Three quarters of child sexual abuse survivors have been unable to access any support services, new research has found.
The Independent Inquiry into Child Sexual Abuse reveals that the majority of survivors (84%) faced personal, financial and community challenges which had stopped them from accessing support.
Almost half of survivors felt that they had unmet needs linked to their experience of child sexual abuse. In the report, they call for less reliance on medication, better training for professionals and for help being made available as soon as it’s needed.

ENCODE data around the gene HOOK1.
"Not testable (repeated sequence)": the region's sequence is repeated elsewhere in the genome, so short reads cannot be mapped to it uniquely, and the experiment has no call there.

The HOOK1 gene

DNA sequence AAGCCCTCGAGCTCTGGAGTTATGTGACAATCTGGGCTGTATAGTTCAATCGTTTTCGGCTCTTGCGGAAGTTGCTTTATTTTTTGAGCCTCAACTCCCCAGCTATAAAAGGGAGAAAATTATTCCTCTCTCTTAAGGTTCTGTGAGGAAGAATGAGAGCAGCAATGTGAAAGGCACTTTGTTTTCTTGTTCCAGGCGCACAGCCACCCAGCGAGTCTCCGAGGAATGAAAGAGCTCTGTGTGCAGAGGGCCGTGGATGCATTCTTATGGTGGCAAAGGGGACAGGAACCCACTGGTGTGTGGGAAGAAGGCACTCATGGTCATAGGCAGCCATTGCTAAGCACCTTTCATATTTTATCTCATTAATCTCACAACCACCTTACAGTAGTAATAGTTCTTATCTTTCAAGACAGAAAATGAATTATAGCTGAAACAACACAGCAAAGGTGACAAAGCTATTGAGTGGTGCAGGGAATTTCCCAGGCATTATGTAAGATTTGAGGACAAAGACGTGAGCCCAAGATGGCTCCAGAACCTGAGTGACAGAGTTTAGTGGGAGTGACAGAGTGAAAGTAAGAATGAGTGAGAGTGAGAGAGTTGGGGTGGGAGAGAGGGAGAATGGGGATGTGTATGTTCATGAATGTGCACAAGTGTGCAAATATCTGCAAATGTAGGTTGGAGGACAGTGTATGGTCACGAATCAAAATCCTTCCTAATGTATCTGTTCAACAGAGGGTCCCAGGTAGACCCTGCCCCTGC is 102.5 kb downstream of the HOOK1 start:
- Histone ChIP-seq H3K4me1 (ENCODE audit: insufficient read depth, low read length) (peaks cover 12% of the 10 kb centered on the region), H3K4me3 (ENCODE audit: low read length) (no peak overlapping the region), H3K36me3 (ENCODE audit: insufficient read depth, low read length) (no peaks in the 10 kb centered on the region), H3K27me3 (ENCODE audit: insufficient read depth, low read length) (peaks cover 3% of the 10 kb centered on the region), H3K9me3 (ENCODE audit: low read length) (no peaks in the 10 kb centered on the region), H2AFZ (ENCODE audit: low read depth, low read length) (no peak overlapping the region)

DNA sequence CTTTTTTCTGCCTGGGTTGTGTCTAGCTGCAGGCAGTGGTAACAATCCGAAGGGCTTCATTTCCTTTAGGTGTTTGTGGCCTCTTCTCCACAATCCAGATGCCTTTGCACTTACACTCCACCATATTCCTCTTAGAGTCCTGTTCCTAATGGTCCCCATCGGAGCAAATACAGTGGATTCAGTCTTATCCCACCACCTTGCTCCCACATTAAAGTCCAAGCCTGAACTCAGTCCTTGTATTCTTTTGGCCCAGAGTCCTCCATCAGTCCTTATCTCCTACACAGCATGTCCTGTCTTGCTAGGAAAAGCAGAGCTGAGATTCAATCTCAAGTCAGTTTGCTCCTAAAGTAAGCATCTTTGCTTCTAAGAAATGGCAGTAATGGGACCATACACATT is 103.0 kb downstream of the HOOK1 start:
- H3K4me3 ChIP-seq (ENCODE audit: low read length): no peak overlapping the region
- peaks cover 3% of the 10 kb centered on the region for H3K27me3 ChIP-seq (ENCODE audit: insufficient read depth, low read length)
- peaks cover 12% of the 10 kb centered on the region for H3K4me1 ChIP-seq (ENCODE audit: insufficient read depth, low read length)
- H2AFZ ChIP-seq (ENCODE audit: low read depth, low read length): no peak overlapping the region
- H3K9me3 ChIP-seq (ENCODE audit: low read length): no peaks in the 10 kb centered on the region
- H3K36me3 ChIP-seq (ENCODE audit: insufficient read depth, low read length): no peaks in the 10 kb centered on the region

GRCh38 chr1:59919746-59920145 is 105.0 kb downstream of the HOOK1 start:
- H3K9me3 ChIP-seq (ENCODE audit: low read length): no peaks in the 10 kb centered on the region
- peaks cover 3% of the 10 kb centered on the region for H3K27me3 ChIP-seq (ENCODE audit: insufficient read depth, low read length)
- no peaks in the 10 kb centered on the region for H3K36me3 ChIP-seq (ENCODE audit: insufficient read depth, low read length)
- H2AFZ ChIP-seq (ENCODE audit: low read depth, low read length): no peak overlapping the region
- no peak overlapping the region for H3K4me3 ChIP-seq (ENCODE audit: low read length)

Alison Spence, head of analytics at the Inquiry said: ‘In this report, victims and survivors describe the multitude of challenges they’ve faced when trying to access support services and the importance of feeling believed, heard and understood by professionals in the process.
’Participants’ feelings that the abuse wasn’t ‘severe’ or ‘serious’ enough was a significant obstacle to accessing support, as were feelings of being judged, fears of the impact on their family, or not knowing who to approach.’